At least you didn't spend over $2k on applications like I did. ;)
     
  7. perfektspace

    perfektspace Member
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    Maybe you should give it some time to breath before making any decisions.

    I think you didn't get in because you only applied to 5 schools. Because the process is a crapshoot in many ways you need to apply to a dozen schools or so and not hamstring yourself geographically. Your stats and experience are on par with successful applicants. You didn't get all that RA experience and work hard to maintain a high GPA to settle for an MA. Personally, I wouldn't retake the GRE with your scores. Spend that time making your personal statement better, have additional pre-application contact with prof's to assess your chances and fit, and spend a lot of time researching schools that match well.

    The stats you listed are better than mine and I got into a couple competitive programs this year. Based on my experience reapplying this year the whole process makes little sense.
     
  8. Ollie123

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    Your stats are basically equal to mine, I applied 13 places this year and got accepted to 1 program and wait-listed at 2 others. Only real difference is that even though our GRE totals are about the same, mine was a bit heavier on the quant side.

    I say don't give up, take some time off and reapply. VERY few people are accepted right out of undergrad these days. Keep working in labs, get more posters/publications, and maybe retake the GREs (1240 isn't bad, but when I asked professors who didn't accept me why, this was one of the things that came up most often). Even if you can pull it up to 1300 that might make a difference

    Also, an fyi - you mentioned being in debt from 6 years of grad school but if you are going for a PhD, your debt will generally be pretty minimal. I'm not expecting to have much, if any debt after graduation. The vast majority of PhD programs will both fund you and provide a stipend. You won't be living in luxury but its generally doable.
     
  9. emc17

    emc17 emc
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    Thank you so much for the helpful posts...I was starting to lose hope.
    I definetely plan on retaking the GRE, I'm usually not as good on standardized tests as I am in a classroom setting. Also, Math was NEVER my strong point - I'm good at stats and stuff that is meaningful to psychology, but geometry - give me a break! I'm going to get some test-prep books and study my buns off, hopefully retake them sometime this summer. I also plan on applying to hopefully around 15 schools this time around. Although I'm trying not to limit myself as much by geography this time around, I'm still not too keen on going too far away (I'm very close to my family...its not that I'm scared, I lived in Ireland for 6 months, but I'd rather stay close). I'm also going to contact professors before the process this time around. I'm trying desperetely to get some clinical experience, I've been contacting crisis hotlines, battered womens shelters, programs for people with developmental disabilities, hospitals - anything I can find, so I'm hoping one or more of those will come through. I'm just dreading spending the measly salary I have now on all those apps :laugh: . Well thanks again for all of the advice, and keep it coming!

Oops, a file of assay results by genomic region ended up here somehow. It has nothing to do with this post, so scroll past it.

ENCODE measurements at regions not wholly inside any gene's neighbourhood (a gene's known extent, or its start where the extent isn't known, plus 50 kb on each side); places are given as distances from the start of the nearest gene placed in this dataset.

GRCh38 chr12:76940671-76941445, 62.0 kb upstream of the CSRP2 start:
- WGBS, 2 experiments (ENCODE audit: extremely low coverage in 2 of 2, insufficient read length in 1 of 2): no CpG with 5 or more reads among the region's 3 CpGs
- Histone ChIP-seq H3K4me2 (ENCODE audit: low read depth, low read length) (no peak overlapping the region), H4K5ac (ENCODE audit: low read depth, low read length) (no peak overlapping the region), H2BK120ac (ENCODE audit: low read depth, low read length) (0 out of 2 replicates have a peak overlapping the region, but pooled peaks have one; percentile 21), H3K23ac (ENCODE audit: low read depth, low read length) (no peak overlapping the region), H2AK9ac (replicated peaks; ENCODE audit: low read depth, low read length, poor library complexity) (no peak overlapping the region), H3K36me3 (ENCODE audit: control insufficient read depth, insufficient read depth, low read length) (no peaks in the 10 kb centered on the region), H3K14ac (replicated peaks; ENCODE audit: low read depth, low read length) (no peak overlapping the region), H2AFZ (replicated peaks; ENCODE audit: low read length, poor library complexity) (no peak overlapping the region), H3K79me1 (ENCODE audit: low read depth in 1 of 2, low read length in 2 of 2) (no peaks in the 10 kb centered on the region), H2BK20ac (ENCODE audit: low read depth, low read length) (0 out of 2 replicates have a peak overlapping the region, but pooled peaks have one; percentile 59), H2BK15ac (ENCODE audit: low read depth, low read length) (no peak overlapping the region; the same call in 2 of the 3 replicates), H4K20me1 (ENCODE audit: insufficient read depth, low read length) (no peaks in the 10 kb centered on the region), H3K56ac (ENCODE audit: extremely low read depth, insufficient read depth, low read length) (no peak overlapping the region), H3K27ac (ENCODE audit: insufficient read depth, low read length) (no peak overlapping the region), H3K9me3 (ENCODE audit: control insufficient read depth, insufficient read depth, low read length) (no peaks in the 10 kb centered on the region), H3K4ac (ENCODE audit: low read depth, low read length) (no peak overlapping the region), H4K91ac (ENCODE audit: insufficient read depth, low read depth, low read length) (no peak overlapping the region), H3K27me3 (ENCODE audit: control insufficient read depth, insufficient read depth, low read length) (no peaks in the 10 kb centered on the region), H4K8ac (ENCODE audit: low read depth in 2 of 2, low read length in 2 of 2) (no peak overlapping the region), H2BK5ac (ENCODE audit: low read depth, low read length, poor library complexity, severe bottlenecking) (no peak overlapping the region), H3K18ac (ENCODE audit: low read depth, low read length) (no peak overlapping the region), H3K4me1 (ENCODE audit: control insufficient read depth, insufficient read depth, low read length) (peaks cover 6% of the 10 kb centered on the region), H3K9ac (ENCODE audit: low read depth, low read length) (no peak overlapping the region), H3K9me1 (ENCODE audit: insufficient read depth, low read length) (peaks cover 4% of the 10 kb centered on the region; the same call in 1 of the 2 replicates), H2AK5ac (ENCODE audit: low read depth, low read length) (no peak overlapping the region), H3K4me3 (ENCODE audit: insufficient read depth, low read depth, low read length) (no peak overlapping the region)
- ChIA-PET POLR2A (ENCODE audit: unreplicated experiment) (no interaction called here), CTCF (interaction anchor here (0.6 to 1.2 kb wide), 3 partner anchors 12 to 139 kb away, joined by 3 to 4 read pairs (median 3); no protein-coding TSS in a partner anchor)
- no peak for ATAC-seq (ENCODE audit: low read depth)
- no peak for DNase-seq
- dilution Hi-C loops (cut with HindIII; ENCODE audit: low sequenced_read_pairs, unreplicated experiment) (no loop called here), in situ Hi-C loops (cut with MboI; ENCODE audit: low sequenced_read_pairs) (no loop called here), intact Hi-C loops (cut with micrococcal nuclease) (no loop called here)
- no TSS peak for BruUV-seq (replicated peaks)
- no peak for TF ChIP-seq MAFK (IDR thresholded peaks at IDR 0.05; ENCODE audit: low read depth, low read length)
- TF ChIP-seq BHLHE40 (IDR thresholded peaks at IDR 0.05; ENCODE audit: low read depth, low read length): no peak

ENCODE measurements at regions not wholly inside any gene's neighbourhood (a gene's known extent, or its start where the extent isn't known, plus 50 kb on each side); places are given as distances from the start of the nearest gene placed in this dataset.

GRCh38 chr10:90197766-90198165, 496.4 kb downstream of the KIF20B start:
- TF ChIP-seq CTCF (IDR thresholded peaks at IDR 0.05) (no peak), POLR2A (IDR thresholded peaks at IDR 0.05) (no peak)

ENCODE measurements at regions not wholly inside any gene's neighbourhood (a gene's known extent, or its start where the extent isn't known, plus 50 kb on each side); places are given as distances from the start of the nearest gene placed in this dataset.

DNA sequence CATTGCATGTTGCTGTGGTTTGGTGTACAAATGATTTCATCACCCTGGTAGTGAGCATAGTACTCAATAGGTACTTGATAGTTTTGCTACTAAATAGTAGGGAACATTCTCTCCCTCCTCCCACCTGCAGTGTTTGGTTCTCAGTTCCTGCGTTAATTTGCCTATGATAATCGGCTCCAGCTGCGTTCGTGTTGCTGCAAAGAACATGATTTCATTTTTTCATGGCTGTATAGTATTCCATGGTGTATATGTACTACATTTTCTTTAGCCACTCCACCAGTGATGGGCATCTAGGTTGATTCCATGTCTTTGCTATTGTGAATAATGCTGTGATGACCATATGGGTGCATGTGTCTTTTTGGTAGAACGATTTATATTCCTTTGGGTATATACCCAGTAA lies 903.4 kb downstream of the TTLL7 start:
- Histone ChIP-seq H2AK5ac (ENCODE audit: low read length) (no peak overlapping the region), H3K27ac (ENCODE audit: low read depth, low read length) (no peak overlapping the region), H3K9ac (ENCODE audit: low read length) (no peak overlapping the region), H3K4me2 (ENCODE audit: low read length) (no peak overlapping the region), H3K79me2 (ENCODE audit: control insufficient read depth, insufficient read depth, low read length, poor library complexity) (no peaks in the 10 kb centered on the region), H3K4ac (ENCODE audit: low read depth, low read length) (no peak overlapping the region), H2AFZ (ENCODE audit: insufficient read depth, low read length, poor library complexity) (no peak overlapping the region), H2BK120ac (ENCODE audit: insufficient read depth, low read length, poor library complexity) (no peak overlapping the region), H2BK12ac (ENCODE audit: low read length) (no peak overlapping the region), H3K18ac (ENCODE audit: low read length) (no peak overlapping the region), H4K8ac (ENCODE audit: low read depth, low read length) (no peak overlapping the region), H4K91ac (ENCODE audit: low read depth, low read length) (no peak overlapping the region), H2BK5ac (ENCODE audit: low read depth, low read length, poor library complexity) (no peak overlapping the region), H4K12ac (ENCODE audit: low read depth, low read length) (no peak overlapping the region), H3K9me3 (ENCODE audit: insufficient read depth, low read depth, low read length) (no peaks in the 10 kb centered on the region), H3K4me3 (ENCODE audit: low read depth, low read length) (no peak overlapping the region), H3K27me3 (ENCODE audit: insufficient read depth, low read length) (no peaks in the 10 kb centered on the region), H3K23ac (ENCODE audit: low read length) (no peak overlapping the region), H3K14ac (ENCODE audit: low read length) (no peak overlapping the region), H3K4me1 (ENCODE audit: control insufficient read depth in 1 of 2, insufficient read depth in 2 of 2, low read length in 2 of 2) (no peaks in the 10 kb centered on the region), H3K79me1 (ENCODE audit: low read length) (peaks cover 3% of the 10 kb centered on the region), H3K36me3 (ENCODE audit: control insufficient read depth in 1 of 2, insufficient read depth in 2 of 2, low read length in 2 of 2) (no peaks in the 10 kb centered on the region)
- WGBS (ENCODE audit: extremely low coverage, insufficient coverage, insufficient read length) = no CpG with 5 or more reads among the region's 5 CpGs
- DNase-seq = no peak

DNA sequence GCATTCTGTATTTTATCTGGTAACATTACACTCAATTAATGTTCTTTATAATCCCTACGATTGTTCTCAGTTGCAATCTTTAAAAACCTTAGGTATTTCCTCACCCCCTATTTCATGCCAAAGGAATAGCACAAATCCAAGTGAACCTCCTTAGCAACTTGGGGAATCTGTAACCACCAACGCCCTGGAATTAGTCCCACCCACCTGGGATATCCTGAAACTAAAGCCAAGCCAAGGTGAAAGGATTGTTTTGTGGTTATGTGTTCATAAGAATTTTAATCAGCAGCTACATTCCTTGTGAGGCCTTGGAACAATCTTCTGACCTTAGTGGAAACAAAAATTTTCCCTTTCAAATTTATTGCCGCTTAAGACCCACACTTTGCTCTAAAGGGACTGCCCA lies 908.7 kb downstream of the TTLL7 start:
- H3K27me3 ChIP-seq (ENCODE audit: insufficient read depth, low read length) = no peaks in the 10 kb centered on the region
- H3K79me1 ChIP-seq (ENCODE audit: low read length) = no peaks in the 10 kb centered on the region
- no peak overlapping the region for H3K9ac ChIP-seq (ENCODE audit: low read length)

10. perfektspace

    perfektspace Member
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    The clinical exp. is certainly a plus but if you already have or can find a research oriented RA position that has some clinical opportunities (e.g., structured interviewing) you can get the best of both worlds. Most programs don't expect applicants to have much if any clinical exp. given how hard it is to come by as an undergrad. I ended up with some excellent and unexpected clinical opportunities running lab visits as an RA. I have a feeling that one of them played a role in getting accepted to one of my schools.
     
  11. spyspy

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    Something else to keep in mind is what professors you're applying to. I was told I would have likely been accepted had my specific interests been different, but for the research I want to do, it makes everything very competitive. Just somethnig else to consider.